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White House Pot Baron

By Paul Wright

The March 9, 1993, edition of the Seattle Times reports that Arizona businessman Walter McCay made his fortune growing massive amounts of marijuana. What was interesting about McCay is that he is a prominent Republican businessman and banker who worked for several years as Ronald Reagan's advance man (smoothing travel, security and related things) when Reagan traveled.

In 1990 police in Yuma, Arizona, raided a pot growing operation in a house, seizing 450 pounds of pot. The grower confessed that McCay was the ownerof that and many other pot growing operations.

When confronted by police at one of his pot farms during a raid McCay confessed to a long list of drug crimes. This included growing large amounts of pot in Arizona and California, storing pot in his house, using chauffeured US embassy cars in Germany to go to Amsterdam to buy high quality pot seeds to bring back to his growing operations, laundering drug money through banks he was a director of and setting up front businesses to launder drug profits. During this period McCay was also a Maricopa County Sheriff's deputy.

To quote the Seattle Times: "McCay was never arrested. He faces no federal charges, even though he exploited his positions at the White House, the Maricopa County Sheriff's Office and a Scottsdale Bank. Unlike a Hawaii couple that helped him run the operation, McCay will spend no time behind bars. And although McCay confessed to storing marijuana in his house - an action usually considered grounds for property forfeiture- prosecutors have not seized the house."

After confessing to the above crimes McCay turned snitch and, wearing a microphone, obtained incriminating statements from his underlings that he employed to work in his drug ring. Twenty-two people were indicted by federal prosecutors. One of the indicted committed suicide and charges were dropped against 2 others, including one who plead guilty to state drug charges. The threat of McCay's testimony and the evidence he had gathered was sufficient to induce many of his former employees to plead guilty and be sentenced to prison.

MCcay was never arrested. He was charged in Yuma county court and in October pleaded guilty to charges of conspiring to produce and offering to sell marijuana. He was sentenced to three years of unsupervised probation. None of his property or drug profits and money have been seized by state of federal officials and they claim no intent to do so.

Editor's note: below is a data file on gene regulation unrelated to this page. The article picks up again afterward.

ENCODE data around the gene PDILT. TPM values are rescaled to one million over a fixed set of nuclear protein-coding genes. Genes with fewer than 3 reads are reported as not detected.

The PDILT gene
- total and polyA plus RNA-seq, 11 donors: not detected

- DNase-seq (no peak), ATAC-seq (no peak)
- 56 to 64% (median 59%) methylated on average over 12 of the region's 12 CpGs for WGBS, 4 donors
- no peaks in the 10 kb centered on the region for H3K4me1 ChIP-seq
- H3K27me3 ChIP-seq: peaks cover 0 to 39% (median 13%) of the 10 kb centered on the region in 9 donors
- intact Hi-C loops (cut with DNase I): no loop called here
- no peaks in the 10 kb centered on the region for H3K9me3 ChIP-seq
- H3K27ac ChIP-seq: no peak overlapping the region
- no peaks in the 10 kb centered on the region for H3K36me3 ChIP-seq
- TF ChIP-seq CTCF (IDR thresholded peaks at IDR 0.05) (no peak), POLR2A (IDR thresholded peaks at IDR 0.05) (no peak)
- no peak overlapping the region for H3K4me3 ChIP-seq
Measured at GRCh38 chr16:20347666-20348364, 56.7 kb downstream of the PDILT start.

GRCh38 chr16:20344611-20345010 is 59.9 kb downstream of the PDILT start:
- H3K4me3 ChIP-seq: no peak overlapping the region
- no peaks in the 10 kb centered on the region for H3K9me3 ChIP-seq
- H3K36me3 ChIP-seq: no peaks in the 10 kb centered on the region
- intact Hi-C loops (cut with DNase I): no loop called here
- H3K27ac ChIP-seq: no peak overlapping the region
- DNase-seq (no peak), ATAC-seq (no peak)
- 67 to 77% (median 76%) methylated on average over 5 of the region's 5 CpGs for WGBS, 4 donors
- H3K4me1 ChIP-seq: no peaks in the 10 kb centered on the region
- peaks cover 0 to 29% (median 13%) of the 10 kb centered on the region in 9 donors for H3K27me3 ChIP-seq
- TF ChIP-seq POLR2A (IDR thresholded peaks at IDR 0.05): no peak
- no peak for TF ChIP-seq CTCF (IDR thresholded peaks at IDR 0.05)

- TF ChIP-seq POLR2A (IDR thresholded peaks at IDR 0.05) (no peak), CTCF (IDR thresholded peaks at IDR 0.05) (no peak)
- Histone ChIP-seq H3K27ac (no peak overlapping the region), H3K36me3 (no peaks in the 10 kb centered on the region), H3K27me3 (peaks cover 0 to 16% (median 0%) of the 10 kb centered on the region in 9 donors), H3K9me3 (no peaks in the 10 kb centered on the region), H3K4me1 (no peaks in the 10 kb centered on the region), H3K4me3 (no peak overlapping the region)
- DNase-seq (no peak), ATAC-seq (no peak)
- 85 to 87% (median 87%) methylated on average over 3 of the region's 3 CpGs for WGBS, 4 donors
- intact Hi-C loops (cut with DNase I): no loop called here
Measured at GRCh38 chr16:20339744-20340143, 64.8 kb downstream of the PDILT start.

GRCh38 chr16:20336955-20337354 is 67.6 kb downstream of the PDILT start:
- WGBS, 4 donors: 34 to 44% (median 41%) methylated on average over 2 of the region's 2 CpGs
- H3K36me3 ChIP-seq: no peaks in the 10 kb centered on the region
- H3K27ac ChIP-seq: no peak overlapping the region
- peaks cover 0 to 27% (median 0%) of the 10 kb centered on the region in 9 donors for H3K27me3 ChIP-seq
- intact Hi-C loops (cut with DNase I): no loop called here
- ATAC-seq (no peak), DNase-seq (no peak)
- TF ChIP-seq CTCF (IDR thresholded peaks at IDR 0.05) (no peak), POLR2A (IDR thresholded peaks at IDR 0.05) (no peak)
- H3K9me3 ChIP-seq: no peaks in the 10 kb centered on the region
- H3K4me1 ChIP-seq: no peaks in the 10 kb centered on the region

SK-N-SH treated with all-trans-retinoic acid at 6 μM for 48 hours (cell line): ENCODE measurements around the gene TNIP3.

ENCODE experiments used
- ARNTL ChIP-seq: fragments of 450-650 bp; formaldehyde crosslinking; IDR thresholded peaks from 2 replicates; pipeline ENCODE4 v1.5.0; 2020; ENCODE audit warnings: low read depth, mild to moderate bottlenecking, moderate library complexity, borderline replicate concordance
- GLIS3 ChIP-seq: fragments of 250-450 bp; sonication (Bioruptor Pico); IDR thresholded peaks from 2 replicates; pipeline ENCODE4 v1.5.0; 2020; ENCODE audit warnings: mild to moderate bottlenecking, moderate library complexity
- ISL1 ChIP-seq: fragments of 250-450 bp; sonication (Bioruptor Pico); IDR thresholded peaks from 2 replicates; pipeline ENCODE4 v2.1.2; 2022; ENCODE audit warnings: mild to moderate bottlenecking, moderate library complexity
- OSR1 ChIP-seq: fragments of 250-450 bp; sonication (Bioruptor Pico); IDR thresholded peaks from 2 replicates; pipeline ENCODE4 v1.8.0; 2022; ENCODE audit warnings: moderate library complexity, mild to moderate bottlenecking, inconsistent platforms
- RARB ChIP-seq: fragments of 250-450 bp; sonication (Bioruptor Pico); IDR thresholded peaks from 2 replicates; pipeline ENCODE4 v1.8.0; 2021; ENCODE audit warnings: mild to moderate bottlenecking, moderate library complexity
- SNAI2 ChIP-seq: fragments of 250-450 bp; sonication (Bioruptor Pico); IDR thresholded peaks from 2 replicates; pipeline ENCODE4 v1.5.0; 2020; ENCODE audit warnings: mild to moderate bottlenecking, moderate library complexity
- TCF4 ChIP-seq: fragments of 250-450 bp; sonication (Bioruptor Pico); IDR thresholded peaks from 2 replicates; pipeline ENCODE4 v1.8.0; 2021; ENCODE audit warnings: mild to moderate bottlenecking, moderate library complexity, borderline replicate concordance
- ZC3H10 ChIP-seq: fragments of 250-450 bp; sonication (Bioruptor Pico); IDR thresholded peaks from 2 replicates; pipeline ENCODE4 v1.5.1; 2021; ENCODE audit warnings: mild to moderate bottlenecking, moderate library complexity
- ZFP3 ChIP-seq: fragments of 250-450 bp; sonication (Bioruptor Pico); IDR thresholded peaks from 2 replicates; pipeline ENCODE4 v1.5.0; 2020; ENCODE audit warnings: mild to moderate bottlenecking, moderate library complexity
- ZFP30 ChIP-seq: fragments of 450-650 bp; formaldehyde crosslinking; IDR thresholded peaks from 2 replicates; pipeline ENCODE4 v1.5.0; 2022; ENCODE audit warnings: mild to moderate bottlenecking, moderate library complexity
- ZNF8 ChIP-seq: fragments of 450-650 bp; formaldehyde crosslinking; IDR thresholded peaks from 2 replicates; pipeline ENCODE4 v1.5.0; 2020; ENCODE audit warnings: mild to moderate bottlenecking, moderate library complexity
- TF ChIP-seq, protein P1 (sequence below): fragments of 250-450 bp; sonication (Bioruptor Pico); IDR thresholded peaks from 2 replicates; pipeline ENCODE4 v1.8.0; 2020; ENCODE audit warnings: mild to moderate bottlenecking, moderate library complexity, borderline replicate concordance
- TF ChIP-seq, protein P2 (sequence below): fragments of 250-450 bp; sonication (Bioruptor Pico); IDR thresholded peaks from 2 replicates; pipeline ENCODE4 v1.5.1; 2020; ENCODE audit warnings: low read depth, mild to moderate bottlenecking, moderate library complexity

A frequent theme in PLN is that there are two systems of justice in the United States and other capitalist countries: one for the poor and one for the rich. I, for one, think that this is a pretty obvious proposition and you don't have to be a rocket scientist to figure it out. Part of the system's charade though is in maintaining the fiction that "justice" is equal for everyone rather than admitting that people get as much justice as they can afford, or as one wit put it "we have the best justice system money can buy." Anyone who doubts this has only to read the mainstream media and note the disparities in how the rich are treated as opposed to how the poor are treated.

Bertolt Brecht asked "Which is the greater crime, to rob a bank or to own one?" The lesson of the savings and loan rip off where bank owners looted over 600 billion dollars from banks and financial institutions, is that you're not going to do anywhere near the prison time if you are caught looting a bank. Thousands of bank officials and directors, with the connivance of government regulators,accountants, etc., made the savings and loan debacle possible. To date only a few hundred have been charged with criminal violations. The average sentence of those who do go to prison is between 2 to 4 years in prison, and when I say "prison" I suspect these guys aren't going to Marion, Lompoc or the other penitentiaries.

Many of the S & L looters pleaded guilty to criminal charges and agreed to pay substantial amounts of restitution in exchange for reduced prison sentences. A recent article by the Associated Press showed that, surprise, virtually none of the looters had paid a penny in restitution and in interviews claimed they wouldn't be able to due to financial problems. I contrast this with friends of mine who have up to 80 % of their meager prison wages of 38 cents an hour seized by the DOC as "restitution." Earning $50 a month isn't a "financial problem" to bar paying restitution, I suspect the S & L types are earning a bit more than this.

Any discussion of the criminal justice system (and that's exactly what is) has to start from the premise that without economic and social justice there will be no justice in the criminal area of law. These issues are inseparable, you can't have one without the other. As long as one class has the guns and money the other class is going to get the shaft and prison.

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